Loved seeing some of my other favorites on there too: Senna, When We Were Kings, Pumping Iron, The King of Kong: A Fistful of Quarters, Dogtown and Z-Boys, and Minding the Gap (which should have been way higher on the list). (via @mikeindustries)

  1. I don’t know if this is happening to you during all of this, but I have limited energy at the end of the day for any form of televisual entertainment that’s supposed to be “good”. So even though I was a massive Michael Jordan and Chicago Bulls fan in the 90s, I haven’t worked up the energy to tackle this yet. I guess part of me is also anxious about how invested I was in that story back then and what it might dredge up for me, feelings-wise.

The Best Book Design of 2019

posted by Jason Kottke   May 19, 2020

The Best Book Design of 2019

The Best Book Design of 2019

The Best Book Design of 2019

The Best Book Design of 2019

The Best Book Design of 2019

The AIGA has announced the winners of its annual 50 Books / 50 Covers competition for books published in 2019. The competition recognizes excellence in both book design and book cover design — some of the winners placed in both categories. You’ll notice there are not a lot of books here that you’d find on the front table of the bookstore — the winners tend to be from smaller publishers and/or academic in nature and/or about art or design. For lists containing more mainstream books, check out the lists from the NY Times, Buzzfeed, and Lithub.

The books pictured above (from top to bottom) are Rusty Brown by Chris Ware, When Brooklyn Was Queer by Hugh Ryan, Love Drones by Noam Dorr, Signal. Image. Architecture. by John May, and False Bingo by Jac Jemc.

The New York Public Library’s List of “125 Books We Love”

posted by Jason Kottke   Feb 19, 2020

NYPL 125 Books

To celebrate their 125th anniversary, the New York Public Library has created a list of 125 Books We Love, books published in the past 125 years “that made us fall in love with reading”. First on the list (alphabetically) is 1984, which was the first adult book I fell in love with. Other personal favorites on the list include The Warmth of Other Suns, The Devil in the White City, Cleopatra: A Life, Wolf Hall, My Brilliant Friend, and The Remains of the Day.

You can check out the entire list or read about how the books were selected. (via open culture)

Was the World’s Oldest Person a Fraud?

posted by Jason Kottke   Feb 18, 2020

Maybe it was all the Guinness Book of World Records reading when I was a kid, but I probably pay more attention than many people to the list of the world’s oldest people. At 122 years and 164 days, Jeanne Calment is the oldest person to have ever lived. At the time of her death, she had lived for almost 5 years longer than the previous record-holder, which I have always found a little fishy. So it was with great interest that I read Lauren Collins’ New Yorker piece on a recent challenge to Calment’s age.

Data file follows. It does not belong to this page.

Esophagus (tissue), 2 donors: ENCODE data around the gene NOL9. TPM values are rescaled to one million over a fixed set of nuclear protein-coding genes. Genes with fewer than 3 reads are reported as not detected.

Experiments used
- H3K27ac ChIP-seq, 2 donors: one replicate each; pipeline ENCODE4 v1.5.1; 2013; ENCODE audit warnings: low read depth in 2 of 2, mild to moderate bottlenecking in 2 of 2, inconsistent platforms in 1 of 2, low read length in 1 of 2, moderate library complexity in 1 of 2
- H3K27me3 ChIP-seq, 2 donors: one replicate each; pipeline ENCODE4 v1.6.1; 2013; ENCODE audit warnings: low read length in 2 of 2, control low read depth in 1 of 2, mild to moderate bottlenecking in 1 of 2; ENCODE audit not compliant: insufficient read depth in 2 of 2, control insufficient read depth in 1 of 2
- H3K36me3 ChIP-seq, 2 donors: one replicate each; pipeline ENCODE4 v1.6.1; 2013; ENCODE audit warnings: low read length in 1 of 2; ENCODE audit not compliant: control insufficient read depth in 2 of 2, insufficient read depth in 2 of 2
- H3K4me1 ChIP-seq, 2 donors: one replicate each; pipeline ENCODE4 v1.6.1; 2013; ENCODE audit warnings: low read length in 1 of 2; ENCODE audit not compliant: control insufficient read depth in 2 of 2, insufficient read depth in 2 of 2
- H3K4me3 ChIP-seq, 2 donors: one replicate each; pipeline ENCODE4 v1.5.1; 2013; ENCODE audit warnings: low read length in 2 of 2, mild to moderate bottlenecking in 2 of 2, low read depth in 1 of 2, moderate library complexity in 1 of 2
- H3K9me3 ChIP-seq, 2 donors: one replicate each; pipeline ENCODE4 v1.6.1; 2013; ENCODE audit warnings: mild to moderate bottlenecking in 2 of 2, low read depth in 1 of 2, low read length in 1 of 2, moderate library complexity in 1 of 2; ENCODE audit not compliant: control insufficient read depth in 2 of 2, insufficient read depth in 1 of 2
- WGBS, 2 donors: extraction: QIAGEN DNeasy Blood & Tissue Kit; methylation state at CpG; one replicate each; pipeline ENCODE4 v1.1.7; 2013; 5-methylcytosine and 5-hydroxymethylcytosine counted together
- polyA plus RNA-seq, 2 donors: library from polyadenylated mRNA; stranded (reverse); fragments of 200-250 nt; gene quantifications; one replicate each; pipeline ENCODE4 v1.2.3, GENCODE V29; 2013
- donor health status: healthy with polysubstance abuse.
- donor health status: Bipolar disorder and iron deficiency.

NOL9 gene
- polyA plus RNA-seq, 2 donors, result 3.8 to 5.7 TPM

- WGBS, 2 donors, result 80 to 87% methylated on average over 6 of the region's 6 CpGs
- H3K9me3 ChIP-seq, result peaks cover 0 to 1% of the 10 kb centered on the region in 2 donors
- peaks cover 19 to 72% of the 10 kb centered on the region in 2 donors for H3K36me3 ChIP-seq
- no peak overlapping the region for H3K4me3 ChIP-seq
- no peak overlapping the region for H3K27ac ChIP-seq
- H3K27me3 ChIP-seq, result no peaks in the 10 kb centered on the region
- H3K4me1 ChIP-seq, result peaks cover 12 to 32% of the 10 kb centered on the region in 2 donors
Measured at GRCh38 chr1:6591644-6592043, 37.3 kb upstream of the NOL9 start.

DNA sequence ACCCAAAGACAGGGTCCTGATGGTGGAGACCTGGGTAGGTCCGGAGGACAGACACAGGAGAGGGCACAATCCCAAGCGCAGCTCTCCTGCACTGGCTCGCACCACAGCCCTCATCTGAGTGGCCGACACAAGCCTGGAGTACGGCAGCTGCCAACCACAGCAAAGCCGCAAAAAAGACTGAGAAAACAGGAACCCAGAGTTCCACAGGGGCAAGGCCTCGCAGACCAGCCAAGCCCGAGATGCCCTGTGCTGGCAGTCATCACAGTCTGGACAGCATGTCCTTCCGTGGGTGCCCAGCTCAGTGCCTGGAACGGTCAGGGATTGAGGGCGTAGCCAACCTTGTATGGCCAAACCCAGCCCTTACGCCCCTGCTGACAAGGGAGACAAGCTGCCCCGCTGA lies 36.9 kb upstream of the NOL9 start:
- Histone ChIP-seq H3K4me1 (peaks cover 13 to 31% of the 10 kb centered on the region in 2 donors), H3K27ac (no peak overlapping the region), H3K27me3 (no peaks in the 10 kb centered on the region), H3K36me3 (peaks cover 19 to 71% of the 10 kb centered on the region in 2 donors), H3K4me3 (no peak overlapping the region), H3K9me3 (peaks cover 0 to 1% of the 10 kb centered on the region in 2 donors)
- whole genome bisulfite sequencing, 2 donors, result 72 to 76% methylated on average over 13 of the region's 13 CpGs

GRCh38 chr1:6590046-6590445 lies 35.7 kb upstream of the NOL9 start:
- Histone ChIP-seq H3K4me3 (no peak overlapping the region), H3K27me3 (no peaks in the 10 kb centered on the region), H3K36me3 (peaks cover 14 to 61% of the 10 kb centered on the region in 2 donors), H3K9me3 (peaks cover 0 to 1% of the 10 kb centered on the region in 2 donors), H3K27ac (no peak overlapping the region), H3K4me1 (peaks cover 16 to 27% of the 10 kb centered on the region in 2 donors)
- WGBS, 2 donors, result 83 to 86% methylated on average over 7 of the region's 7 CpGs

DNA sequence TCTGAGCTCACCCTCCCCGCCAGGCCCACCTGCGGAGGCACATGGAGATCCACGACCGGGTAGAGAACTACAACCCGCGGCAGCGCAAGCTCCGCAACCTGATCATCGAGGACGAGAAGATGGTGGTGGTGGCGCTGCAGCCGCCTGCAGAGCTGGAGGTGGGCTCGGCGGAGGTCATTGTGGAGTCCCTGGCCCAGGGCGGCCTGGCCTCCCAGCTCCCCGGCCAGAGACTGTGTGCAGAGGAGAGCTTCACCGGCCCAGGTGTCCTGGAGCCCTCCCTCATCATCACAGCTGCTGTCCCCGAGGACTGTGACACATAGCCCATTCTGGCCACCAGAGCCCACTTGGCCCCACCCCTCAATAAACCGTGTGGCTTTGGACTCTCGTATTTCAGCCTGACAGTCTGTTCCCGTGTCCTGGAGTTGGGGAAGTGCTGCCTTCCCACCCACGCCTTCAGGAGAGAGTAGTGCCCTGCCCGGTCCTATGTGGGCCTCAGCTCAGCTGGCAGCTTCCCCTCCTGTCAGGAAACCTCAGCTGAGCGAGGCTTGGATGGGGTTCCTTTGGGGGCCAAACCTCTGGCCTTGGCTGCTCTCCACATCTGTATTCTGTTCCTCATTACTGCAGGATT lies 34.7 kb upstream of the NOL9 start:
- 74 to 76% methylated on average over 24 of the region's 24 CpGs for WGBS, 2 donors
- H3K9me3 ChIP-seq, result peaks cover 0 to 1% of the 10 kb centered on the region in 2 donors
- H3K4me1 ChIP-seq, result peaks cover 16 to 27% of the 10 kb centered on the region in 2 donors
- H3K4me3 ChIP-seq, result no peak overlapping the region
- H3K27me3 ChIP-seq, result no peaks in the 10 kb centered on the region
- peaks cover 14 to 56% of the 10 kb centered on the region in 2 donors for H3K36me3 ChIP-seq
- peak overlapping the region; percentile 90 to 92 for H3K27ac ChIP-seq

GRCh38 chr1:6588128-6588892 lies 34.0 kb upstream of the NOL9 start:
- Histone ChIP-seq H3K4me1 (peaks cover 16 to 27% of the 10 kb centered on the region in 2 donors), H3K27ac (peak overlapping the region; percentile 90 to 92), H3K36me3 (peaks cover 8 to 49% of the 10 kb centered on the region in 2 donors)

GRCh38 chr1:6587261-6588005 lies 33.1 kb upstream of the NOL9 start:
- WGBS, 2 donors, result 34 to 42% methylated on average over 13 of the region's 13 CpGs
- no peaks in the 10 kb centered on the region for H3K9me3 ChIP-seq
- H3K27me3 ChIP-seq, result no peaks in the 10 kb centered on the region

The passage of time often quells controversy, but, in the Calment case, it only unsettled the dust. As the world’s population continued to grow, the cohort of people living to the age of a hundred and twenty-two did not. More than two decades after Calment’s death, her record still stood, making her a more conspicuous outlier with every year that went by. Either she had lived longer than any human being ever or she had executed an audacious fraud. As one observer wrote, “Both are highly unlikely life stories but one is true.” In “Les 120 Ans de Jeanne Calment,” her validators had reproduced the only picture known to exist of the two Calment women as adults. In it, Yvonne appears to be sitting on a windowsill. Jeanne stands to her left, behind a table, looking down at a basket of flowers and a wrapped gift. The women are both wearing white shirts and dark sweaters. Accompanying the photograph was a tantalizing caption: “Jeanne and Yvonne, her daughter. Which one is which?”

I won’t spoil the ending, but if you’re aware of Betteridge’s law you may already have a good idea what it is.

Recommended Soundtracks from Mobile Games

posted by Jason Kottke   Jan 30, 2020

I am always on the lookout for good music to write, design, and code to and video game music is definitely one of my go-to genres. Chris Gonzales wrote up a pair of guides to Mobile Games with Fantastic Soundtracks (part 2). Represented soundtracks include those from Monument Valley, Alto’s Odyssey, Gorogoa, and Stardew Valley.

Andy Cheung made a Spotify playlist of all the recommendations:

One that I listen to a lot that’s not on either list is Ben Prunty’s Ftl soundtrack (on Spotify).

Jim Lehrer’s Rules of Journalism

posted by Jason Kottke   Jan 24, 2020

The long-time host of PBS NewsHour Jim Lehrer died this week at the age of 85. In this age of news as entertainment and opinion as news, Lehrer seems like one of the last of a breed of journalist who took seriously the integrity of informing the American public about important events. In a 1997 report by The Aspen Institute, Lehrer outlined the guidelines he adhered to in practicing journalism: